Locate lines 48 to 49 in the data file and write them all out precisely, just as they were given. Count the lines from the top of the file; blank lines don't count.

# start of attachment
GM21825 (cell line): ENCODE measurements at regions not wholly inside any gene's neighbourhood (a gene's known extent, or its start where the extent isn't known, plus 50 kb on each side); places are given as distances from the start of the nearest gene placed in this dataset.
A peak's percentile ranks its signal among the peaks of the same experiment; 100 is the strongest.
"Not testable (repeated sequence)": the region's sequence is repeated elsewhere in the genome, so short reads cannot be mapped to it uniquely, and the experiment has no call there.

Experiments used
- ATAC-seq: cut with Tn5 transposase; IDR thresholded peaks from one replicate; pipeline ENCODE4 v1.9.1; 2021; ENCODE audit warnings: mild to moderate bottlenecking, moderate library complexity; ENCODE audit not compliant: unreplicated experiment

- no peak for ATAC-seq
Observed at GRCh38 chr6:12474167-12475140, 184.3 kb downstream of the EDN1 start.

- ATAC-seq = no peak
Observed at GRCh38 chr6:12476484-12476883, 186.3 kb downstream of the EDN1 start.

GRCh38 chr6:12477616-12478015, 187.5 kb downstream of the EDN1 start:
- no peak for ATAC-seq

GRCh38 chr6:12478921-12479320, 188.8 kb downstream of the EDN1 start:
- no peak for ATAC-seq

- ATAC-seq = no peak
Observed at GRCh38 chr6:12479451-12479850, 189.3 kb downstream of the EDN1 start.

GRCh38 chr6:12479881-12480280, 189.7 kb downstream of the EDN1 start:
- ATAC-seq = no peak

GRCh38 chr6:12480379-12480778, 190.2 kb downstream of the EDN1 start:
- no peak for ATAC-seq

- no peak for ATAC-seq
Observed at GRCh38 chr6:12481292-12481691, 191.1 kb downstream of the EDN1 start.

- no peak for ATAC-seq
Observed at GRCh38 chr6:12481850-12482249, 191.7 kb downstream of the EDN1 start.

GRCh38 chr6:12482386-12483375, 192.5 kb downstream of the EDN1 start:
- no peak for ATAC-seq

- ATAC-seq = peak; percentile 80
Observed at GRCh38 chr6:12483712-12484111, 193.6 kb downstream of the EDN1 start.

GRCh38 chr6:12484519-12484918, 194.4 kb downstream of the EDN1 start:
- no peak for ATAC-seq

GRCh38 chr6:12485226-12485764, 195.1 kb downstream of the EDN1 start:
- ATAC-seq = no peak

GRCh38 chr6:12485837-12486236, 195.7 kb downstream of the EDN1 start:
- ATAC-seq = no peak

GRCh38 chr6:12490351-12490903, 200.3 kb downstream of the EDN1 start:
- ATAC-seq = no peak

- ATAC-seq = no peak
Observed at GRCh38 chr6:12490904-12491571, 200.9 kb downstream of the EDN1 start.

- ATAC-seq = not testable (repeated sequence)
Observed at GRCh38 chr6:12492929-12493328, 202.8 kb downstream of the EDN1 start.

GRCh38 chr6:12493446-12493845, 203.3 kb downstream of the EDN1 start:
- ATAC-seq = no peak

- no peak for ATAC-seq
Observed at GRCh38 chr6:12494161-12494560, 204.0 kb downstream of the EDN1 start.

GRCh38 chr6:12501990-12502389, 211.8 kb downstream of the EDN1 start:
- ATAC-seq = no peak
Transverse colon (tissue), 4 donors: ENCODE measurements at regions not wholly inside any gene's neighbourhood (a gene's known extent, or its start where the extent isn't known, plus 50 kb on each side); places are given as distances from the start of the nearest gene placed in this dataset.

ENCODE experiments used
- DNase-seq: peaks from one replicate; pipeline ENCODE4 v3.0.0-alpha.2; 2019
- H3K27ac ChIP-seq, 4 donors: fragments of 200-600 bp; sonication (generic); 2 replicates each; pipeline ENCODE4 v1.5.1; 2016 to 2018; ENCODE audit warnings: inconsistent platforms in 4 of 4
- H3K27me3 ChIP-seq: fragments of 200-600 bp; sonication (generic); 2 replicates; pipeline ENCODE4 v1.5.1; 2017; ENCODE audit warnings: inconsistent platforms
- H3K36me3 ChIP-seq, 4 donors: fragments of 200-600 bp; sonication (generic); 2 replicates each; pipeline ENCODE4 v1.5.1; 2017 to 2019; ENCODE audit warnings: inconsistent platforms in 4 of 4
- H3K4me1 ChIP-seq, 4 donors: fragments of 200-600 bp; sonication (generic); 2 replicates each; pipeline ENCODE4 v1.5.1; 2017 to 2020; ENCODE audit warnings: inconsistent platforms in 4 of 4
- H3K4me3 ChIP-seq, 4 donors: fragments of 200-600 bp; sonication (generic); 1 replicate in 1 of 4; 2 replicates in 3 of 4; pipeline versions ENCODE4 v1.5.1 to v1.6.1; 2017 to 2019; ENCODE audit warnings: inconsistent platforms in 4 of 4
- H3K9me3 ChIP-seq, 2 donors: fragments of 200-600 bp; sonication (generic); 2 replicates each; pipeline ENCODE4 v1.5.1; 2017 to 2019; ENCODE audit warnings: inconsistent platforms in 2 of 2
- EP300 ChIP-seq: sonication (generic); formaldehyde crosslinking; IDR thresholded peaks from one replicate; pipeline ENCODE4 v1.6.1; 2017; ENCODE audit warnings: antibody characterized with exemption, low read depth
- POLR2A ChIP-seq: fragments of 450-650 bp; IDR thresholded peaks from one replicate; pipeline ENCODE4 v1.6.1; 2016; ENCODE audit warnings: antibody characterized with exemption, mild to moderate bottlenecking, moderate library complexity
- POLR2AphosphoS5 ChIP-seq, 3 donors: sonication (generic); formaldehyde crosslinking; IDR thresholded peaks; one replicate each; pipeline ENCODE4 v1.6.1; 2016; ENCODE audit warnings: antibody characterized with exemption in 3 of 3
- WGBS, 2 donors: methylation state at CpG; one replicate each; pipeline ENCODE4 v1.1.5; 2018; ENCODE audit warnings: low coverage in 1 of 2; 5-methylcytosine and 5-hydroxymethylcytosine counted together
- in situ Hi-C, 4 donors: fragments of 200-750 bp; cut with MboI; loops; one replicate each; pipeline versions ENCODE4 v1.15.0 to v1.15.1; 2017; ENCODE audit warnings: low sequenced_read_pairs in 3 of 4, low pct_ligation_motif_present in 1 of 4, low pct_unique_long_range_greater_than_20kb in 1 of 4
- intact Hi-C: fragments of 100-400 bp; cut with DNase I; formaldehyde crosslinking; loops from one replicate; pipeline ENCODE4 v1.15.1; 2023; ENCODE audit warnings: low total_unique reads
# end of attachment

- DNase-seq: peaks from one replicate; pipeline ENCODE4 v3.0.0-alpha.2; 2019
- H3K27ac ChIP-seq, 4 donors: fragments of 200-600 bp; sonication (generic); 2 replicates each; pipeline ENCODE4 v1.5.1; 2016 to 2018; ENCODE audit warnings: inconsistent platforms in 4 of 4